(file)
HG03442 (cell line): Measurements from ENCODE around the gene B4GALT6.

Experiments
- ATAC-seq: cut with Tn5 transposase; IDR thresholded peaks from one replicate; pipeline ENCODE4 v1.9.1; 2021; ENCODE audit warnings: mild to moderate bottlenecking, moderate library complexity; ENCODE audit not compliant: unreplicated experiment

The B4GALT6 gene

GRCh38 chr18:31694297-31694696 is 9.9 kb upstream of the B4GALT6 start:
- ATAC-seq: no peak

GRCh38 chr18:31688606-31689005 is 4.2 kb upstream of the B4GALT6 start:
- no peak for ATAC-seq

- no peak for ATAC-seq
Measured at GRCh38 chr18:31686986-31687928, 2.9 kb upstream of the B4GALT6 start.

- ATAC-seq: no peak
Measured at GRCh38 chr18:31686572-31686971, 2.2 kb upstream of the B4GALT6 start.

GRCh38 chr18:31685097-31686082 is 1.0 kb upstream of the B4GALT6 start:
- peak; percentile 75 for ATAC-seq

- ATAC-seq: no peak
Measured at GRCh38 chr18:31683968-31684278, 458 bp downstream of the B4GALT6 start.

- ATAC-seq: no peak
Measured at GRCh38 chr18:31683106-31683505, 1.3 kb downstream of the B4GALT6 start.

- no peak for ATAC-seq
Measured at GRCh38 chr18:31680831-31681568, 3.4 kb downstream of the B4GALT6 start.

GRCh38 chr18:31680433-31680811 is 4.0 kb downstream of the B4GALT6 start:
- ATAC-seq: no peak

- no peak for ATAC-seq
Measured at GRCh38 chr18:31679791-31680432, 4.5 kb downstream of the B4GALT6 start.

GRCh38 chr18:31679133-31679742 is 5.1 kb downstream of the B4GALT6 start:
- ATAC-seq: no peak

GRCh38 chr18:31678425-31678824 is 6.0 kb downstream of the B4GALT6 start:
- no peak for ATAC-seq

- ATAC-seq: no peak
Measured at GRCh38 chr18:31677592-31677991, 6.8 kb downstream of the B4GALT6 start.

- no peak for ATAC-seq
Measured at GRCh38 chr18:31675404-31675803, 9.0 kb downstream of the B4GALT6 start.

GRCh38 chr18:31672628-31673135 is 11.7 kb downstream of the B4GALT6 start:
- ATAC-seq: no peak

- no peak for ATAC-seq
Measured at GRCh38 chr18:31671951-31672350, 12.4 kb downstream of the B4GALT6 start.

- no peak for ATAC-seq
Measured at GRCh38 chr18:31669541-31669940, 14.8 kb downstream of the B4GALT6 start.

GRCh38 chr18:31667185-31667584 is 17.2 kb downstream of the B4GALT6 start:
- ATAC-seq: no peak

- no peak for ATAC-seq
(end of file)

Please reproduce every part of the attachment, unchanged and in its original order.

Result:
HG03442 (cell line): Measurements from ENCODE around the gene B4GALT6.

Experiments
- ATAC-seq: cut with Tn5 transposase; IDR thresholded peaks from one replicate; pipeline ENCODE4 v1.9.1; 2021; ENCODE audit warnings: mild to moderate bottlenecking, moderate library complexity; ENCODE audit not compliant: unreplicated experiment

The B4GALT6 gene

GRCh38 chr18:31694297-31694696 is 9.9 kb upstream of the B4GALT6 start:
- ATAC-seq: no peak

GRCh38 chr18:31688606-31689005 is 4.2 kb upstream of the B4GALT6 start:
- no peak for ATAC-seq

- no peak for ATAC-seq
Measured at GRCh38 chr18:31686986-31687928, 2.9 kb upstream of the B4GALT6 start.

- ATAC-seq: no peak
Measured at GRCh38 chr18:31686572-31686971, 2.2 kb upstream of the B4GALT6 start.

GRCh38 chr18:31685097-31686082 is 1.0 kb upstream of the B4GALT6 start:
- peak; percentile 75 for ATAC-seq

- ATAC-seq: no peak
Measured at GRCh38 chr18:31683968-31684278, 458 bp downstream of the B4GALT6 start.

- ATAC-seq: no peak
Measured at GRCh38 chr18:31683106-31683505, 1.3 kb downstream of the B4GALT6 start.

- no peak for ATAC-seq
Measured at GRCh38 chr18:31680831-31681568, 3.4 kb downstream of the B4GALT6 start.

GRCh38 chr18:31680433-31680811 is 4.0 kb downstream of the B4GALT6 start:
- ATAC-seq: no peak

- no peak for ATAC-seq
Measured at GRCh38 chr18:31679791-31680432, 4.5 kb downstream of the B4GALT6 start.

GRCh38 chr18:31679133-31679742 is 5.1 kb downstream of the B4GALT6 start:
- ATAC-seq: no peak

GRCh38 chr18:31678425-31678824 is 6.0 kb downstream of the B4GALT6 start:
- no peak for ATAC-seq

- ATAC-seq: no peak
Measured at GRCh38 chr18:31677592-31677991, 6.8 kb downstream of the B4GALT6 start.

- no peak for ATAC-seq
Measured at GRCh38 chr18:31675404-31675803, 9.0 kb downstream of the B4GALT6 start.

GRCh38 chr18:31672628-31673135 is 11.7 kb downstream of the B4GALT6 start:
- ATAC-seq: no peak

- no peak for ATAC-seq
Measured at GRCh38 chr18:31671951-31672350, 12.4 kb downstream of the B4GALT6 start.

- no peak for ATAC-seq
Measured at GRCh38 chr18:31669541-31669940, 14.8 kb downstream of the B4GALT6 start.

GRCh38 chr18:31667185-31667584 is 17.2 kb downstream of the B4GALT6 start:
- ATAC-seq: no peak

- no peak for ATAC-seq